38. Tommen’s chamber is a set that was built completely new in Belfast, which was in contrast to what Michael Slovis said earlier about how sets are dressed and redressed to be different rooms within King’s Landing. Tommen’s room being dark with protected windows were also intentionally done to show that he’s being shuttered in. Anette Haellmigk: “To me it was like he’s in a cage, like a little birdie.” All these little details to show that Tommen is an incredibly sheltered King.

39. The outdoor exchange between Cersei and Margaery was an indoor shoot that was lit and dressed to look like an exterior.

40. Deborah Riley points out how masterful the coordination of the extras is in the fluid shot that introduces us to the rebuilding of Winterfell. The amount of background action had to be perfect. Otherwise, the shot would look off.

41. Michelle Clapton talks about how Sansa’s costume (the all-black number) is a conscious decision that Sansa makes to be part of the team with Littlefinger. They also mention her hair, as its indicates that she’s moving further away from being who she was in previous, “Sansa, the victim.”

42. Clapton reworked Brienne’s armor for season 5, bringing forward the blue color and making it a little more streamlined. Brienne’s armor includes two metal versions and two rubber versions. According to Clapton, “You have to be very careful and very exact so that it’s safe.” It’s a change that snuck by even Haellmigk, who says, “I’ve worked with her all these years, and I’ve never noticed the difference.”

43. “The clothes look should look like they are lived in,” explains Clapton. “These are things they’ve worn all their lives… They wear things until they are worn out, then they change.”

44. Riley: “We have so many sets now that we’re actually running out of stage space, which causes some of the cinematographers problems with space restrictions.”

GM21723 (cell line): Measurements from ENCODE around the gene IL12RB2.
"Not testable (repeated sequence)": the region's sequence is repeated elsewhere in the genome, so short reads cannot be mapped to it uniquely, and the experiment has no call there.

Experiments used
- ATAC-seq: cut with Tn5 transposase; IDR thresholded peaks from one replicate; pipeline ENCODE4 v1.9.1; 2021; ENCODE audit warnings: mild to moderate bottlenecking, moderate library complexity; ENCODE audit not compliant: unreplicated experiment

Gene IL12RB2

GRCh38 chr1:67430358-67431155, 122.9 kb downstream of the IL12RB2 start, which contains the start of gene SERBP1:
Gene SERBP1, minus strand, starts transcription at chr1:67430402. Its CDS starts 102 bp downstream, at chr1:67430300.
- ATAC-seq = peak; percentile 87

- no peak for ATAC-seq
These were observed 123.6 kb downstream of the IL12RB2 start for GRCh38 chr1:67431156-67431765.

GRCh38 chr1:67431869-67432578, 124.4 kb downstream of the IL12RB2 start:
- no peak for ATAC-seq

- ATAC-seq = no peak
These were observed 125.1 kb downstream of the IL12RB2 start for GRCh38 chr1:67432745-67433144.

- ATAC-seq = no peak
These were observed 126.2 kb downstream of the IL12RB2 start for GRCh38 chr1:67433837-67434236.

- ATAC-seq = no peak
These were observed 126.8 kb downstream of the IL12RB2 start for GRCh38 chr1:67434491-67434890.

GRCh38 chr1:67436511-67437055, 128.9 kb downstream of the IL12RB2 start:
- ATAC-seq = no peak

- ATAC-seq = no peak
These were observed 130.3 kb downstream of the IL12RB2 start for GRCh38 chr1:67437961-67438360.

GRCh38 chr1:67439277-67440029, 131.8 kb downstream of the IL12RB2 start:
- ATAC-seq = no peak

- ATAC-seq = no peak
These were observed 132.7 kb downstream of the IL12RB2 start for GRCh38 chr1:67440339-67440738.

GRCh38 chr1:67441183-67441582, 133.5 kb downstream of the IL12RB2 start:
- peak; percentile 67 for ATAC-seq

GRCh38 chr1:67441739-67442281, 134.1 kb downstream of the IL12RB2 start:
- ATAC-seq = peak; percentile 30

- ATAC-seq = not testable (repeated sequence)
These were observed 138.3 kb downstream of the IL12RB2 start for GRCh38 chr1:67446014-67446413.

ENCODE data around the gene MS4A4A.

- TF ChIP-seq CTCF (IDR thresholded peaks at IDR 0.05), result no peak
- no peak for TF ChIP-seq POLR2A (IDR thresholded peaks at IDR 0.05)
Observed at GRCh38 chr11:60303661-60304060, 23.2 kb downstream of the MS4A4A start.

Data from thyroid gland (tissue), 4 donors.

45. The costumes in the House of Black and White all have these front flaps that flip up, almost like doctor’s hospital masks, for when they are dissecting bodies. It’s something we’ve never seen used in the show, but it’s a detail that exists for a character reason.

46. “Sometimes we like these things because we don’t have to work so hard,” explains Riley, speaking of the scene in which the High Septon is surrounded by nude prostitutes.

47. “That’s so Game of Thrones.” A line repeated twice — when Slynt’s head comes off and when the camera lingers on the nude abdomen of a prostitute walking toward the camera. A commentary on some of the essential, primal elements that make Thrones so iconic, even for its creatives.

48. The design of the bridge to Volantis is loosely based on the Fenghuang (Phoenix) Bridge in China.

49. The Volantis set, where the Red Priestess is holding court, was an old Moat Cailin set and a Harrenhall set before that. The Volantis brothel interior is also a set reused from the Mole’s Town brothel used in season 4.

Episode 4: “Sons of the Harpy”

Commentators: Director Mark Mylod, writer Dave Hill, Natalie Dormer (Margaery Tyrell) and Dean-Charles Chapman (Tommen Baratheon)